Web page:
Conservative MPs will launch a campaign on Monday to force Tony Blair to reveal how much he earns and who pays him.
Tory MP Andrew Bridgen is tabling an Early Day Motion (EDM) in the House of Commons, demanding that former prime ministers be bound by the same rules of transparency and oversight as serving politicians.
While the EDM is unlikely to be passed by parliament, it follows growing concern over Blair’s work for authoritarian governments and controversial corporations.
Blair’s business transactions have been linked to the governments of Saudi Arabia, Azerbaijan and Kazakhstan – all three of which are widely known for their human rights abuses.
“Tony Blair has embarked on a career of personal enrichment and has blurred the lines between his public and private interests,” Bridgen told The Sunday Times.
“No other former prime minister has gone to work for other sovereign states. Mr Blair is still in public life, but is not bound by its principles, and that needs to be changed,” he added.
Blair, who was last year awarded GQ’s Philanthropy Award, has come under intense scrutiny as he has been linked to a string of authoritarian regimes and less-than-ethical companies.
A consortium of energy companies, including BP, hired him last year to work on a new gas pipeline which will go from Azerbaijan to Italy via Turkey.
The project has come under fierce criticism for the environment destruction it may cause and for the wealth it will give Azerjaijan’s controversial leader, Ilham Aliyev.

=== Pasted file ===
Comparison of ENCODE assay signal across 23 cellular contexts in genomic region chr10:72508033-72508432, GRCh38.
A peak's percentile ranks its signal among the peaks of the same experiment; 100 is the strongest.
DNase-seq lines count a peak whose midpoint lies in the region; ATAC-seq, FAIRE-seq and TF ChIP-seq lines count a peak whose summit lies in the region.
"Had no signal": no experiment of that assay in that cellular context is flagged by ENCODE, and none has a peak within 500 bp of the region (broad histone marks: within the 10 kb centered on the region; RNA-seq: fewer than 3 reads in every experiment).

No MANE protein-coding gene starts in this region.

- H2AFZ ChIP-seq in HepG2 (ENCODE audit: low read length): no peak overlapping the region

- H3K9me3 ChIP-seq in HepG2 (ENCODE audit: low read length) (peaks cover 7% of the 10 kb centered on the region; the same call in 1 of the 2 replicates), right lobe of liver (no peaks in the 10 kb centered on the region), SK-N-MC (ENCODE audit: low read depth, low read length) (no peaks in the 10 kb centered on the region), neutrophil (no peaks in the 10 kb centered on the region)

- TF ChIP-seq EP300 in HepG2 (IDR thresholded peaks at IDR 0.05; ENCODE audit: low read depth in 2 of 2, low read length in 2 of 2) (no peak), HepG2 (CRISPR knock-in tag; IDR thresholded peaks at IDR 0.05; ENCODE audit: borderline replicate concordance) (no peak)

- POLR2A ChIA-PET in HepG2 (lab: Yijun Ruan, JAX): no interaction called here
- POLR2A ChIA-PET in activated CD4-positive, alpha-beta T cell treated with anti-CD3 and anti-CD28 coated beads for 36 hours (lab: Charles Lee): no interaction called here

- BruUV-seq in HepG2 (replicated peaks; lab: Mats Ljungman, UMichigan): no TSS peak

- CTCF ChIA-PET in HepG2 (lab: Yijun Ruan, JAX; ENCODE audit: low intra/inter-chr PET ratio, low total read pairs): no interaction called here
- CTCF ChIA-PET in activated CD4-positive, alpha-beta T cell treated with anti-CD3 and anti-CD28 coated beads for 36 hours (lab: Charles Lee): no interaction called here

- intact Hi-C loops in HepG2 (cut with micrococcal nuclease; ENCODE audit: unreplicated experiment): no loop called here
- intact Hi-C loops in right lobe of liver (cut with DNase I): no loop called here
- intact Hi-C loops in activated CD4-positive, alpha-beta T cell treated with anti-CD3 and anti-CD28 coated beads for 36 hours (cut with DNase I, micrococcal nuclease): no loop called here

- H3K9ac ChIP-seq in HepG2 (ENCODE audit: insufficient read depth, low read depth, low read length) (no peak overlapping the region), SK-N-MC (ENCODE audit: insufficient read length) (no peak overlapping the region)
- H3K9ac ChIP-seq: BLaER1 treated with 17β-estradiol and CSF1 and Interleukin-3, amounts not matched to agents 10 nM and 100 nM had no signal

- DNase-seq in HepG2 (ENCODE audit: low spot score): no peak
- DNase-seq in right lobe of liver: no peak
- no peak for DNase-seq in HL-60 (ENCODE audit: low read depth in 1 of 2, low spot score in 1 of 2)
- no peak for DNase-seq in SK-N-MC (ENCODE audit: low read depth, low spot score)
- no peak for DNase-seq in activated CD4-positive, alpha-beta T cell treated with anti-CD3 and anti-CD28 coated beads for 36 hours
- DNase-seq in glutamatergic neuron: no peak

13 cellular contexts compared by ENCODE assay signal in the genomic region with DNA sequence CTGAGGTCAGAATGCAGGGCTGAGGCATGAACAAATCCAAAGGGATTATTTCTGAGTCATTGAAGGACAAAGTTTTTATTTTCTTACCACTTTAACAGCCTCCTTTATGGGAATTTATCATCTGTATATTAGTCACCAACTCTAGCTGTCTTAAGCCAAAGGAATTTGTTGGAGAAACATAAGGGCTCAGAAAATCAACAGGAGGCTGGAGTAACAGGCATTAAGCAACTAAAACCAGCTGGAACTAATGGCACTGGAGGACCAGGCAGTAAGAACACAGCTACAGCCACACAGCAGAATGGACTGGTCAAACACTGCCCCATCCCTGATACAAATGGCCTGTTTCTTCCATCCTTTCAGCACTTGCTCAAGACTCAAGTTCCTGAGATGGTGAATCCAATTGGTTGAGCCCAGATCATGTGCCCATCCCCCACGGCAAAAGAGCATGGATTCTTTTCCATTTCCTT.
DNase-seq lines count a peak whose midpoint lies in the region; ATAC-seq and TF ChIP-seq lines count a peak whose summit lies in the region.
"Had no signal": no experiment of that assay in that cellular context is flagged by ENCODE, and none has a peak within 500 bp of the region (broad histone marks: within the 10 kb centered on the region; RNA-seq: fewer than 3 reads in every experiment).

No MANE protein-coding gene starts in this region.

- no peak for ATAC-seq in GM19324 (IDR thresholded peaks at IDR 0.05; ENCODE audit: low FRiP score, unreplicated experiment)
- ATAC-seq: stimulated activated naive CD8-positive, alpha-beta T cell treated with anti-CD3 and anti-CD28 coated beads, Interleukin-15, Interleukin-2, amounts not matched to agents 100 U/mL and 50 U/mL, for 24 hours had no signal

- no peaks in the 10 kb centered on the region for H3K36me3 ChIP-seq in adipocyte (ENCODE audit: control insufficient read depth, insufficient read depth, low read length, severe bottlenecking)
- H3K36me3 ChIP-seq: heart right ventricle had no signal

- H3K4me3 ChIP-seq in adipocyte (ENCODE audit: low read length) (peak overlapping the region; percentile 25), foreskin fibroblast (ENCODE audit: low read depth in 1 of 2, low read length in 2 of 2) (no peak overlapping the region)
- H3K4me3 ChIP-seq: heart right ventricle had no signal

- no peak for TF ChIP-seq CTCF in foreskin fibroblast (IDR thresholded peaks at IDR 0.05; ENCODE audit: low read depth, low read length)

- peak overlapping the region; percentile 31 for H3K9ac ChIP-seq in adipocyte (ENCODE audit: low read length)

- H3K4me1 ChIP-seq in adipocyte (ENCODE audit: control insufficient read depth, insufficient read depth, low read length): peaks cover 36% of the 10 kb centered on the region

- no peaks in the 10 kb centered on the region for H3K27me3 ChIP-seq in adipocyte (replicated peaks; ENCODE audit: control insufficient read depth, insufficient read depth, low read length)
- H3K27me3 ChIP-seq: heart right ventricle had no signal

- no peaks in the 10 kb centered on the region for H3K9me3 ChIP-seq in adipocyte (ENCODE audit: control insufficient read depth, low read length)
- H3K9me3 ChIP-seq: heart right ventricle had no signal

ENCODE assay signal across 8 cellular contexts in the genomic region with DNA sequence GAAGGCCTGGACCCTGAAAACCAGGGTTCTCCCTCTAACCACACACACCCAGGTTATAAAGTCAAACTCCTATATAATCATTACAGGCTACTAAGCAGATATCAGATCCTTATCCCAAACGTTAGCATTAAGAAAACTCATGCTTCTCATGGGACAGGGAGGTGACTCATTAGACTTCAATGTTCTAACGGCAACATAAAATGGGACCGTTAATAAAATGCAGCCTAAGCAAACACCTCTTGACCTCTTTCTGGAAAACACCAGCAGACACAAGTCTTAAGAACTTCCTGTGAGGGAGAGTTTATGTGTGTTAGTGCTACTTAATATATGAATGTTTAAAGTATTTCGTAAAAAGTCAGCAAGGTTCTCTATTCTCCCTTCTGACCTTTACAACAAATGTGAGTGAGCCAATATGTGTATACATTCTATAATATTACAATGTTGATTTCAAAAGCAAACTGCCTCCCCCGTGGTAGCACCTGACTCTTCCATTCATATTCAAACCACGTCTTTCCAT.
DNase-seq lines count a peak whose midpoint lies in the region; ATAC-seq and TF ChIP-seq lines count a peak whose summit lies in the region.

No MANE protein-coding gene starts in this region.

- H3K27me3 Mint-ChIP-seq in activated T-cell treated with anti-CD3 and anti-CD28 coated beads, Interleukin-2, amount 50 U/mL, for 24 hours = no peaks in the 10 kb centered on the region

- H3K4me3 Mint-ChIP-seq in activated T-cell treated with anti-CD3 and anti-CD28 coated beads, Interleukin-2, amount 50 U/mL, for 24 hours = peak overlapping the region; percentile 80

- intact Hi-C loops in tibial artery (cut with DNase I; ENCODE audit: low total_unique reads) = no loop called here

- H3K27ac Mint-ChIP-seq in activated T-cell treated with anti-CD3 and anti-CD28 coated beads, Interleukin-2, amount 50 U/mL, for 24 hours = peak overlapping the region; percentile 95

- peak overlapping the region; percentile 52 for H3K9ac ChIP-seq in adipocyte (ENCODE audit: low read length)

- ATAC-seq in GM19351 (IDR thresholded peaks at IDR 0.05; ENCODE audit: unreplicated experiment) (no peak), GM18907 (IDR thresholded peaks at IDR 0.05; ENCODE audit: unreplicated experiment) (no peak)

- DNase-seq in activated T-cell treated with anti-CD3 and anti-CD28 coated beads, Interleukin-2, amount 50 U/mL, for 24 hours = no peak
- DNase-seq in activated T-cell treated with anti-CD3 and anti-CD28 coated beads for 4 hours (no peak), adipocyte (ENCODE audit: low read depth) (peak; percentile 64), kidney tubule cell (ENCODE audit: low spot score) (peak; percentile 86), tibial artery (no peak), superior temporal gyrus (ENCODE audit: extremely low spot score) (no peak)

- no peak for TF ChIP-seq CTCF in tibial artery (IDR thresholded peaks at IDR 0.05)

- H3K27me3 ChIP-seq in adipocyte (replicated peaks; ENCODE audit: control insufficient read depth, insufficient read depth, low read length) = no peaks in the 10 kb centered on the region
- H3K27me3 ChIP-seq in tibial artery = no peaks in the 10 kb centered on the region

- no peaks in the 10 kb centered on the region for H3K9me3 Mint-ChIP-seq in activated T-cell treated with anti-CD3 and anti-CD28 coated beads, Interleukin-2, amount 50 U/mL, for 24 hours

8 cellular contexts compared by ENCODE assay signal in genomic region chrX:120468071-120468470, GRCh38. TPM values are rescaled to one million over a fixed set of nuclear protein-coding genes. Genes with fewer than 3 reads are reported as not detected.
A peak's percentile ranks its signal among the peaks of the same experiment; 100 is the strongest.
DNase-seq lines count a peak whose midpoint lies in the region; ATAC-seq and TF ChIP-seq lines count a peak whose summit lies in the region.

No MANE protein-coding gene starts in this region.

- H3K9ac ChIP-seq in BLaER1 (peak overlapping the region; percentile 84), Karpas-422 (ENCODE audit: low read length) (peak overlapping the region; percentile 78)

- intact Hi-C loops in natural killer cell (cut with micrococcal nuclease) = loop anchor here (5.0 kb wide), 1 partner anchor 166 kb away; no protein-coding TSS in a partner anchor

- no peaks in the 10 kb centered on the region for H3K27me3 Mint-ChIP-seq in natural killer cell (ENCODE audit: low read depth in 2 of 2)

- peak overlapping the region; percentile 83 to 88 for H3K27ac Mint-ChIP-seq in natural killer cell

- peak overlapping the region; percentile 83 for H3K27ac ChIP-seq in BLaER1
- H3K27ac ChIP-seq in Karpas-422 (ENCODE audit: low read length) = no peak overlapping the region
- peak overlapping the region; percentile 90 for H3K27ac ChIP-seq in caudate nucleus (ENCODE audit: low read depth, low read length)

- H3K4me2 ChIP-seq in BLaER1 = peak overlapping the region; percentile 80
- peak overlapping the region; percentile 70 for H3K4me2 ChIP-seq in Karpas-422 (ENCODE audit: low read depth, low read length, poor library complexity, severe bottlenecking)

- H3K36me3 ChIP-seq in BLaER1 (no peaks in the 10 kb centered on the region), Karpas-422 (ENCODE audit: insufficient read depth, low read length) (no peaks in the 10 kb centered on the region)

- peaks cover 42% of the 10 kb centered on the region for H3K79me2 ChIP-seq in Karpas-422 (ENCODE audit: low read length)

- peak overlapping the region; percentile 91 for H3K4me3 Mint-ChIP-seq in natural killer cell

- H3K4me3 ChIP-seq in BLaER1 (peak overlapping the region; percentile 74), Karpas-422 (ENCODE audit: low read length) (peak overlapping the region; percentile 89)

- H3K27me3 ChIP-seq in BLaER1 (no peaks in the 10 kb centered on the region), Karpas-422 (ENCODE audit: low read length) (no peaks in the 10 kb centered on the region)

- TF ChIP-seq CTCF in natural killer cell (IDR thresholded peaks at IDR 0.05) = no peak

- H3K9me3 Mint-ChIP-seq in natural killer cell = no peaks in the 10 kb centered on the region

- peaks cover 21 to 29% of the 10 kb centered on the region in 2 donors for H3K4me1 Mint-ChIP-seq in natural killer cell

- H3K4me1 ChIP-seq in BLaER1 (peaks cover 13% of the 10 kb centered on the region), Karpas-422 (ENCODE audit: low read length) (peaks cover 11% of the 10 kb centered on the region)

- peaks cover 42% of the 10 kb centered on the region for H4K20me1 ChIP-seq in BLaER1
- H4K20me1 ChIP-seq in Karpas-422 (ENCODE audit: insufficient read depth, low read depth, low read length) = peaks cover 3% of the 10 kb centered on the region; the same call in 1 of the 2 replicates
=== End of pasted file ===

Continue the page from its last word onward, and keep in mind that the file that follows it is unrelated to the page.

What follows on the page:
Aliyev, whose government has imprisoned bloggers and journalists, was compared to a mafia don from The Godfather by US diplomats in a Wikileaks cable published in 2010.
The former prime minister’s consultancy, Tony Blair Associates, reportedly earns £7 million a year for advising Kazakhstan’s strongman president, Nursultan Nazarbayev.
Nazarbayev’s government has been accused of human rights abuses after its courts forcibly closed much of the country’s independent media and his troops massacred dozens of striking oil workers at a peaceful protest in Zhanaozen, in western Kazakhstan, in December 2011.
As if the list of unscrupulous customers wasn’t long enough already, Tony Blair Associates has also been linked to a Saudi Arabian oil company founded by the son of Saudi Arabia’s King Abdullah.
A leaked contract, which emerged last November, showed that Blair had been hired by PetroSaudi to help facilitate a deal between the oil firm and Chinese state officials.
Blair, who also serves as a Special Envoy for the Middle East Quartet, was reportedly paid £41,000 a month to carry out these duties, and took a 2 percent cut from each successfully orchestrated deal.
Since leaving office in 2007, Blair has amassed millions of pounds in fees collected through his consultancy firm.
Some have speculated that the former prime minister’s personal fortune could amount to £100 million, but he has implied it is closer to £20 million.
This figure will raise eyebrows, however, as it is reported his personal expenses run into the millions.
Blair’s private jet alone is worth £30 million and reportedly costs £7,000 for every hour it is in the air.
Since leaving government Blair has also claimed a taxpayer-funded allowance for ex-prime ministers, in addition to other state subsidies.
A Freedom of Information request in 2012 revealed Blair was costing the taxpayer £400,000 a year in pensions, public duties allowances and security costs.